Probiotics and Prebiotics – Could They Help My Dog?

Probiotics and prebiotics have been out on the market for more than a decade and many people incorporate them into their diet. But did you know that your dog could benefit from probiotics and prebiotics as well? 

Probiotics and prebiotics have been out on the market for more than a decade and many people incorporate them into their diet. But did you know that your dog could benefit from probiotics and prebiotics as well? 

What Are Probiotics?

Inside of our digestive system lives another world – one where billions of bacteria thrive and help us to digest our food. Not only do these tiny symbiotic ‘bugs’ help with digestion, they also help boost the immune system and can even play a role in preventing and treating allergies.

We spend our lives “collecting” and “colonizing” our gut with bacteria since we were infants. If you have dogs, cats or even horses – your particular microbial population will reflect this. Sometimes, after taking antibiotics or if a ‘stomach bug’ passes through, these helpful bacteria can take a hit – harming our digestion and overall health. That’s where probiotics and prebiotics come in!

Probiotics are live bacteria that are taken either through food or supplement. They are meant to boost the population that is already there in the gut – literally billions of bacteria are present in each dose. Probiotics can also be used to change the population within the gut. For example, if a bunch of “bad” bacteria are present (often causing an infection and disease), flooding the gut with “good” bacteria from probiotics can help drive out the problem. Prebiotics are different – they are complex carbohydrates, such as FOS (fructooligosaccharide), which help the large intestine to function properly.  These bacteria and special carbohydrates are usually packaged together in a supplement for maximum benefit.

Can My Dog Take Probiotics and Prebiotics?

Yes!  Dogs can take probiotics and prebiotics. It is best to seek out a reputable, dog-specific source of probiotics and prebiotics. This is because dogs have different bacterial populations than humans. Giving only an acidophilus supplement or feeding yogurt daily just won’t cut it. Probiotic and prebiotic supplements can help to maintain a healthy gut or can help when times are tough. 

Dogs that suffer from these problems can often benefit from a daily probiotic and prebiotic supplement:

  • After taking a course of antibiotics
  • During a course of antibiotics*
  • Chronic loose stool or diarrhea
  • Irritable Bowel Disease
  • Giardia or Clostridium infections
  • Internal parasites, such as roundworms
  • Skin problems
  • Food or environmental allergies
  • Cancer
  • Chemotherapy treatments

*Ask your veterinarian which probiotic/prebiotic supplement is right during antibiotics, especially if your dog is taking metronidazole, as some are more beneficial than others.
Sources of Probiotics and Prebiotics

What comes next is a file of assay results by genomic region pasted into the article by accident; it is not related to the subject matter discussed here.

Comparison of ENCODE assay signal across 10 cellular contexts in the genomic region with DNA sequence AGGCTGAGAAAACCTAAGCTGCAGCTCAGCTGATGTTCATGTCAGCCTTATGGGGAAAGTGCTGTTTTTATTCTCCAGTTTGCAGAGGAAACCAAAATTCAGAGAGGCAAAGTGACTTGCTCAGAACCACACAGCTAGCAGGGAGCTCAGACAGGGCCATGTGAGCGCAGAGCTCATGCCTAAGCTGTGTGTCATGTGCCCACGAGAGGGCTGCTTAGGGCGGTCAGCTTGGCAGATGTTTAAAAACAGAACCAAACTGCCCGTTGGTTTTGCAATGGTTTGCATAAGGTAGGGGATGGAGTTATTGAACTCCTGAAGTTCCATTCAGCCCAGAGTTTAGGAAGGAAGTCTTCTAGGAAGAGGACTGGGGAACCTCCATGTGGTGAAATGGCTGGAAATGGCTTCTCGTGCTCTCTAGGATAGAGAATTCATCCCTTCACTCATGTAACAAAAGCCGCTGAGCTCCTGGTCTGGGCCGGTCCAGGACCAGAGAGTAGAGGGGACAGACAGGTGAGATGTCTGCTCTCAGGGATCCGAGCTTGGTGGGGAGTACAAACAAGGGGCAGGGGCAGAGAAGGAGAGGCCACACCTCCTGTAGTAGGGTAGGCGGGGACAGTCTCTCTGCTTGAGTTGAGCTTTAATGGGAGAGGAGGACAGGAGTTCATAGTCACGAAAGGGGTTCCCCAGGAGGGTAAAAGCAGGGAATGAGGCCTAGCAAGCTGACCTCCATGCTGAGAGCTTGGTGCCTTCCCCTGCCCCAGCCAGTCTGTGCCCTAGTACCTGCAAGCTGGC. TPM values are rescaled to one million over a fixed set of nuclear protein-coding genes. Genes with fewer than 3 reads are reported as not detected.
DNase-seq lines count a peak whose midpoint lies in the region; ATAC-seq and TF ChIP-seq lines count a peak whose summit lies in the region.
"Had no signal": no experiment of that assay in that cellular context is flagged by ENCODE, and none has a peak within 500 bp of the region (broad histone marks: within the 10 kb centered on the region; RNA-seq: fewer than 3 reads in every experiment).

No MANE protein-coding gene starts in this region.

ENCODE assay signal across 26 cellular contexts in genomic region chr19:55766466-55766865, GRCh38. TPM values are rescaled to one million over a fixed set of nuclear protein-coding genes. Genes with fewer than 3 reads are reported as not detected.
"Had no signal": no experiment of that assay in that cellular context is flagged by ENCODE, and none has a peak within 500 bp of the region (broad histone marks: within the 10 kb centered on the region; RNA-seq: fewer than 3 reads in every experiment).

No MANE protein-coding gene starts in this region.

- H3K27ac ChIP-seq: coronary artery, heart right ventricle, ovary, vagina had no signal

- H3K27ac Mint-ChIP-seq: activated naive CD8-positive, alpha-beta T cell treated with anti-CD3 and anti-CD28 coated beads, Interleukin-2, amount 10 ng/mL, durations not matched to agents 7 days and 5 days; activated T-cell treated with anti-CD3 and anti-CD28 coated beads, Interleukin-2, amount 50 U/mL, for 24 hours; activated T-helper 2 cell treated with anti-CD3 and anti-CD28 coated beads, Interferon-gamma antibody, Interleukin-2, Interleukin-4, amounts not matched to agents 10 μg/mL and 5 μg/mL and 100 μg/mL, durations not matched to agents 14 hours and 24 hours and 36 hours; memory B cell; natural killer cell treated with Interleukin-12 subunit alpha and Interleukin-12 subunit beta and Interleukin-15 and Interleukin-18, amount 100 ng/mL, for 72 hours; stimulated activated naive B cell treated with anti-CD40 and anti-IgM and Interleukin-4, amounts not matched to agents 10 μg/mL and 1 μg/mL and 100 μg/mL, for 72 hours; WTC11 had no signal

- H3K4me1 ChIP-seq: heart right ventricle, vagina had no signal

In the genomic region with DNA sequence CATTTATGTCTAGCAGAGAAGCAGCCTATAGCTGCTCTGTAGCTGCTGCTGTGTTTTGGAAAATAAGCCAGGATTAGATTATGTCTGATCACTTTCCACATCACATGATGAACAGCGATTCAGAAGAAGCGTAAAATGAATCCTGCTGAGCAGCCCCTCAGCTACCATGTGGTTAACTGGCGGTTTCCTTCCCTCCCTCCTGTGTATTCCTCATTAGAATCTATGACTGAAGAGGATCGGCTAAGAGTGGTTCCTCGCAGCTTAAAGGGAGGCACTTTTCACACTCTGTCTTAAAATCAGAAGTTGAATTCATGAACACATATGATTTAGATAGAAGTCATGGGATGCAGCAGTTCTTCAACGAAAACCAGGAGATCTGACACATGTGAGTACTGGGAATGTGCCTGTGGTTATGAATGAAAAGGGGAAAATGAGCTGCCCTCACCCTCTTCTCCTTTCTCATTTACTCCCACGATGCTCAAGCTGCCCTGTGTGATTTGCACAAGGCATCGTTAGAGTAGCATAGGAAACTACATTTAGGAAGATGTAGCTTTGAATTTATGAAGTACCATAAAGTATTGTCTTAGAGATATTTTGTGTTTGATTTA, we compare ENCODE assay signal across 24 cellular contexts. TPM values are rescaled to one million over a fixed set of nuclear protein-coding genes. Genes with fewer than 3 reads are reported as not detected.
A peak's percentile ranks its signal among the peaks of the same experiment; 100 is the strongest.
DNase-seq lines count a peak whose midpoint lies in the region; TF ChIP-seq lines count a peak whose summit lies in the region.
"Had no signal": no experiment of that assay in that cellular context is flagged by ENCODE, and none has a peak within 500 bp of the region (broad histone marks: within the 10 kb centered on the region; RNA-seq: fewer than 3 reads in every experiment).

You may notice that many human products and foods have added probiotics and prebiotics – from your child’s cereal to yogurts. Certain brands of dog food have probiotics and prebiotics added, but typically these are not in high enough levels to be beneficial long-term. Seek out a reputable brand. Many of those that are guaranteed to contain a live culture can be found over-the-counter, online or at your veterinarian’s office. Even if you purchase one at your vet – they don’t require a prescription.  Brands available include:  Purina Fortiflora and Vetri-Science Vetri Mega Probiotic. Beware of brands at pet stores that only include acidophilus species – these will not be very beneficial.

On The Horizon

Probiotic research in humans and animals has led to some interesting developments in the past few years. One that is very interesting, if not a little gross, is fecal bacteriotherapy – also known as a “fecal transplant.”  As disgusting as this seems, preliminary research has shown it to be beneficial for some individuals with severe bowel disease. This “transplant” occurs because you want the “good” bacteria from a healthy individual to grow and thrive in the person who is sick.

Some experts speculate that dogs may also perform their own form of fecal bacteriotherapy – by seeking and ingesting fecal matter (called coprophagy). This disgusting habit is very natural for many dogs but can cause problems, as the “bad” bacteria is often eaten alongside the “good”!  Dogs can also pick up intestinal parasites (worms) from eating the feces of other animals.
For now, pick up your dog’s droppings and dispose of them properly, prevent coprophagy and try your dog on a more palatable method – daily probiotic and prebiotic supplements!
As always, consult your veterinarian when deciding to add a supplement or make a diet change. He or she knows your pet best and can make recommendations for your particular pet’s needs.

This news story is independently sourced and does not specifically endorse products or services offered by any company referenced in this article, or benefit from any association with any companies referenced.